Dr. Marc Zumberg and his colleagues worked with the College of Pharmacy and local blood bank to create institutionally approved indications for use of recombinant Vlla (rVlla), prothrombin complex concentrates (PCCs), and blood products. They also developed guidelines for the immediate reversal of anticoagulant-related bleeding and for patients on anticoagulants needing emergency surgery. When rVlla, PCCs, or blood products are ordered, an automatic review is triggered that prompts the clinician to indicate the reason for the order. The order is then reviewed by the pharmacy director or blood bank medical directors. If usage is outside of the guidelines, the order is sent to Dr. Zumberg, and he or his colleagues email an individualized letter to the ordering clinician explaining why usage did not meet institutional guidelines. During the last three years, the letters have decreased expenditures related to inappropriate ordering by $590,830 and increased compliance with the University of Florida's blood transfusion guidelines.back to top
Maria Juarez, MD
Baylor Scott & White Health, Cancer Institute of Dallas
Reduction of RBC transfusion via updated guidelines, modified workflow, and physician education
To combat variability in blood utilization across hospitals in the Baylor Scott & White Health system, Dr. Maria Juarez and her colleagues developed an institutional clinical practice recommendation based on published red blood cell utilization guidelines, modified transfusion workflow in the electronic health record, and launched a “Why Give 2 When 1 Will Do?” educational campaign. With these collective interventions, the number of single unit transfusions increased by approximately 17 percent during the program period. Single unit transfusions now comprise nearly 57 percent of all red blood cell transfusion orders in the hospital system. Documentation of hemoglobin levels prior to transfusion also improved.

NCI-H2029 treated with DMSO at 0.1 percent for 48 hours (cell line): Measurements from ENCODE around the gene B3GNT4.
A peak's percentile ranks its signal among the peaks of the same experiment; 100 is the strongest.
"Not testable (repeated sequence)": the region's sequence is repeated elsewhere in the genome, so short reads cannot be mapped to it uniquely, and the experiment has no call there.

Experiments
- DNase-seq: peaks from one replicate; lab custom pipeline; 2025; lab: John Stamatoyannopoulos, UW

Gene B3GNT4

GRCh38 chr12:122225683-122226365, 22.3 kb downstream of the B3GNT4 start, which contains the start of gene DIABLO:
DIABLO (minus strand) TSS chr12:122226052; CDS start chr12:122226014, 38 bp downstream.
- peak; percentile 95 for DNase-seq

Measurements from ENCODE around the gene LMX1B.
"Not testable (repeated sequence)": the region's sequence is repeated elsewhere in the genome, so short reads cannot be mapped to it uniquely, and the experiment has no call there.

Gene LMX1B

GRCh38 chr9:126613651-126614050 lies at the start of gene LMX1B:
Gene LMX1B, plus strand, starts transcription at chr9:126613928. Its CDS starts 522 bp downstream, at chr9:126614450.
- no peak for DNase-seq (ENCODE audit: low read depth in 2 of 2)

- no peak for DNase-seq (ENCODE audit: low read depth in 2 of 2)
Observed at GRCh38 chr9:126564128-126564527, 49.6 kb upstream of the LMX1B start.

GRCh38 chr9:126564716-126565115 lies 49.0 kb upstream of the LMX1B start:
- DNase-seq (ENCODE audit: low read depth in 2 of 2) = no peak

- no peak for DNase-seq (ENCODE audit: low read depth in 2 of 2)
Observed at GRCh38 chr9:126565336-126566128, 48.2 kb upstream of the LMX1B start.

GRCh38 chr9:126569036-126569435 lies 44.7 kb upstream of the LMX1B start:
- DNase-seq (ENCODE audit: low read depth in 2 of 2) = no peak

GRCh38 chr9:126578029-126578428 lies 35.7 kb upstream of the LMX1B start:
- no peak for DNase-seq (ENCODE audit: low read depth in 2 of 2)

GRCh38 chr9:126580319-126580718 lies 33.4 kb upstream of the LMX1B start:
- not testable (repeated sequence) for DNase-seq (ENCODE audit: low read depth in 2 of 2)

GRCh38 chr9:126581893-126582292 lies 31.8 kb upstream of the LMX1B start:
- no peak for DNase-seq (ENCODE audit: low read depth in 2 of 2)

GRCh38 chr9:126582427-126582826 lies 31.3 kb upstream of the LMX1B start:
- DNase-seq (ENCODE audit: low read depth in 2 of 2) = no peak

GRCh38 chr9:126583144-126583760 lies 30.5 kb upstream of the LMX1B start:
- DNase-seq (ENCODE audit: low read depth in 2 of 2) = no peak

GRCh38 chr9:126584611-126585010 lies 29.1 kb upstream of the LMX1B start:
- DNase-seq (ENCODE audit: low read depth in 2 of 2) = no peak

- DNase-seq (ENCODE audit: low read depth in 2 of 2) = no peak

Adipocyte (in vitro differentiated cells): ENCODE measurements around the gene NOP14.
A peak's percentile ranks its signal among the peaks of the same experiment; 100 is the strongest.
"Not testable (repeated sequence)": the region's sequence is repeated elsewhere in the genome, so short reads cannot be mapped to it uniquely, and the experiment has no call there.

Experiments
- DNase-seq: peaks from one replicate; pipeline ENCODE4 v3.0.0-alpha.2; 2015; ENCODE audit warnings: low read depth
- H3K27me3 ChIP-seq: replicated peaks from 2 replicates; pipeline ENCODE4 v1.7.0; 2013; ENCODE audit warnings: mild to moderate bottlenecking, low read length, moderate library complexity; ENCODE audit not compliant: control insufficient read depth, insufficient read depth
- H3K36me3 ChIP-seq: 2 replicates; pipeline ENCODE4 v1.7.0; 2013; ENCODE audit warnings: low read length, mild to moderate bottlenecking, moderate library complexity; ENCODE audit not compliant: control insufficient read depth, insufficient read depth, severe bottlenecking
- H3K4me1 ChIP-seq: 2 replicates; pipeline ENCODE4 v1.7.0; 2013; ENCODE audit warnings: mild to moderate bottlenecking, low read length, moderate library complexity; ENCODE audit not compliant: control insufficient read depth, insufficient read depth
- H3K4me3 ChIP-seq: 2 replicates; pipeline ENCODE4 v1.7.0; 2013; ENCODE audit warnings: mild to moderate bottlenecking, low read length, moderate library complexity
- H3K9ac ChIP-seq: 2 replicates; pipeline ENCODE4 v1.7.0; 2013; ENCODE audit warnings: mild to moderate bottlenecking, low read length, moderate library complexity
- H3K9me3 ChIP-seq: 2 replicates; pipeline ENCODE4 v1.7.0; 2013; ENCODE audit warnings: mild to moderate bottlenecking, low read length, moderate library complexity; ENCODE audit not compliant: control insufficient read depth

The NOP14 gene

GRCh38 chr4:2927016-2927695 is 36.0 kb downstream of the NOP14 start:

Javier Munoz, MD
Banner MD Anderson Cancer Center
Reduction of post-treatment scanning using EMR alerts
To avoid potential harm from over-testing patients, Dr. Javier Munoz and his colleagues implemented an electronic medical record intervention designed to test whether the introduction of an automatic alert would remind clinicians to carefully weigh the anticipated benefits versus the risks of post-treatment imaging scans for patients with lymphoma. Although the study is ongoing, the automatic alert has reduced the overall number of imaging studies. The average number of monthly scans fell to 25.3 per month over the course of the first three months of the study versus an average 48.3 scans per month in the eight months prior to the introduction of the intervention.
Ravindra Sarode, MD
University of Texas Southwestern Medical Center
Reduction in unnecessary or misapplied thrombophilia testing in patients with DVT, PE, or other thrombotic disorders using combination of education and EMR alerts
Dr. Ravindra Sarode and his colleagues discovered that approximately 85 percent of thrombophilia tests at UT Southwestern’s two teaching hospitals were ordered incorrectly or incompletely. Thrombophilia tests are frequently ordered (usually by non-hematologists) for patients with acute thrombotic events, often while the patient is on anticoagulation therapy. Sometimes, additional variables can cause these tests to return false positive results, which are not always checked for reproducibility or accuracy, causing some patients to be inappropriately placed on long-term anticoagulation therapy. To promote appropriate use of testing, Dr. Sarode’s team developed local guidelines and implemented them in the electronic medical record requiring providers to answer a series of cascading questions before ordering tests. After implementation of the intervention and an associated education campaign, UT Southwestern’s two teaching hospitals reduced thrombophilia testing for inpatients by more than 90 percent.